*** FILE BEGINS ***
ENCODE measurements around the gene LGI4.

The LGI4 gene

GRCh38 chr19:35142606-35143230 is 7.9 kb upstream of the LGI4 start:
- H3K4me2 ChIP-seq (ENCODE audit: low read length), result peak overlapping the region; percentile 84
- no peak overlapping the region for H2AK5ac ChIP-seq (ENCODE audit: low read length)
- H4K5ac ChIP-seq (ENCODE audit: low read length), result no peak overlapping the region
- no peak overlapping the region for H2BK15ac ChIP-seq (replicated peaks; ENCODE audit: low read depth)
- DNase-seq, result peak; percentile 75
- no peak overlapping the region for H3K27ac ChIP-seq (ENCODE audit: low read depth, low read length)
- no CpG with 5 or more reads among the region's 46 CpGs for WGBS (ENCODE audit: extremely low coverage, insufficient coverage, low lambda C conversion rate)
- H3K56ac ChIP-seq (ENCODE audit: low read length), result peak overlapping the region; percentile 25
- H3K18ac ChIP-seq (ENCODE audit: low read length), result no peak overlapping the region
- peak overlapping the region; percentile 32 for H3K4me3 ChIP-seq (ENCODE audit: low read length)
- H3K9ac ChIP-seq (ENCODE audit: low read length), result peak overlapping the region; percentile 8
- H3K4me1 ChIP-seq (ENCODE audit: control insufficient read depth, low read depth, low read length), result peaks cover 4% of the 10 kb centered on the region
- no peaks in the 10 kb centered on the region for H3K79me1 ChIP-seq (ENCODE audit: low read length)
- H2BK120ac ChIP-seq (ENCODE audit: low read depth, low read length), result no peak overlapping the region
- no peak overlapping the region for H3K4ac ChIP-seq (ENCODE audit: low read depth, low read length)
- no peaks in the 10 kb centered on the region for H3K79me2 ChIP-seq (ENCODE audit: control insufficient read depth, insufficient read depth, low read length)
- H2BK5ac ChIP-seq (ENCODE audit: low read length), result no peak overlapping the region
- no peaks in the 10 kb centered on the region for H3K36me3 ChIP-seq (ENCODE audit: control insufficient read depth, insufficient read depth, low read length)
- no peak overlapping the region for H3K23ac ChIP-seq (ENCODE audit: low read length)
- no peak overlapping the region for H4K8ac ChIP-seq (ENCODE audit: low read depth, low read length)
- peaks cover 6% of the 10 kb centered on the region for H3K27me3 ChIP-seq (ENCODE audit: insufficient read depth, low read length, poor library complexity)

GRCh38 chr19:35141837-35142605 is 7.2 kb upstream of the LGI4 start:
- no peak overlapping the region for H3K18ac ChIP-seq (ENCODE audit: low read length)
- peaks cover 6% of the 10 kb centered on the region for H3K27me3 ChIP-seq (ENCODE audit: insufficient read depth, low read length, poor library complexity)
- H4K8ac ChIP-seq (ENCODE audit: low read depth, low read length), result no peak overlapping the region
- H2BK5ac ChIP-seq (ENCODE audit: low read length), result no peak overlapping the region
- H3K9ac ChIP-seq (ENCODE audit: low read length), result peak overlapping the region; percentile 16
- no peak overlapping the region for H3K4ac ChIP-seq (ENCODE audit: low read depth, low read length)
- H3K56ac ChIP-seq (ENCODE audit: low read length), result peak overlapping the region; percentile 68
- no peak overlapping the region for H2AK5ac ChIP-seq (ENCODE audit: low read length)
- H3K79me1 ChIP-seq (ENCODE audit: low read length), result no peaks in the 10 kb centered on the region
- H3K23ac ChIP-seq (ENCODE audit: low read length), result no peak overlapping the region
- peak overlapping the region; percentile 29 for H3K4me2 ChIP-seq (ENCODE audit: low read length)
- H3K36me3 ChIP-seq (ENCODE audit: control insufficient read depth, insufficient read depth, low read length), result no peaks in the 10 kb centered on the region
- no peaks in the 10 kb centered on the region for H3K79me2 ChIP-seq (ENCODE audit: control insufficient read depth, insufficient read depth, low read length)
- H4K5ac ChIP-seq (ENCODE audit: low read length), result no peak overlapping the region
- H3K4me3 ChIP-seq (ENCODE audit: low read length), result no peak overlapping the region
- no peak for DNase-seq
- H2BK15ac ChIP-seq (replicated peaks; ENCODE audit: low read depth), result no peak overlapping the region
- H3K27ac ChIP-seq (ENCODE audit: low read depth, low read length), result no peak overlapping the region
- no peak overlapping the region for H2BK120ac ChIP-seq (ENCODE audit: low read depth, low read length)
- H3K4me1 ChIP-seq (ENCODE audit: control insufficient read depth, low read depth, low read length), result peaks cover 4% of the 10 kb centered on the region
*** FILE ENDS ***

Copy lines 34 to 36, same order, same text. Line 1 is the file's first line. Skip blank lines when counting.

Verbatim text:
- H3K79me1 ChIP-seq (ENCODE audit: low read length), result no peaks in the 10 kb centered on the region
- H3K23ac ChIP-seq (ENCODE audit: low read length), result no peak overlapping the region
- peak overlapping the region; percentile 29 for H3K4me2 ChIP-seq (ENCODE audit: low read length)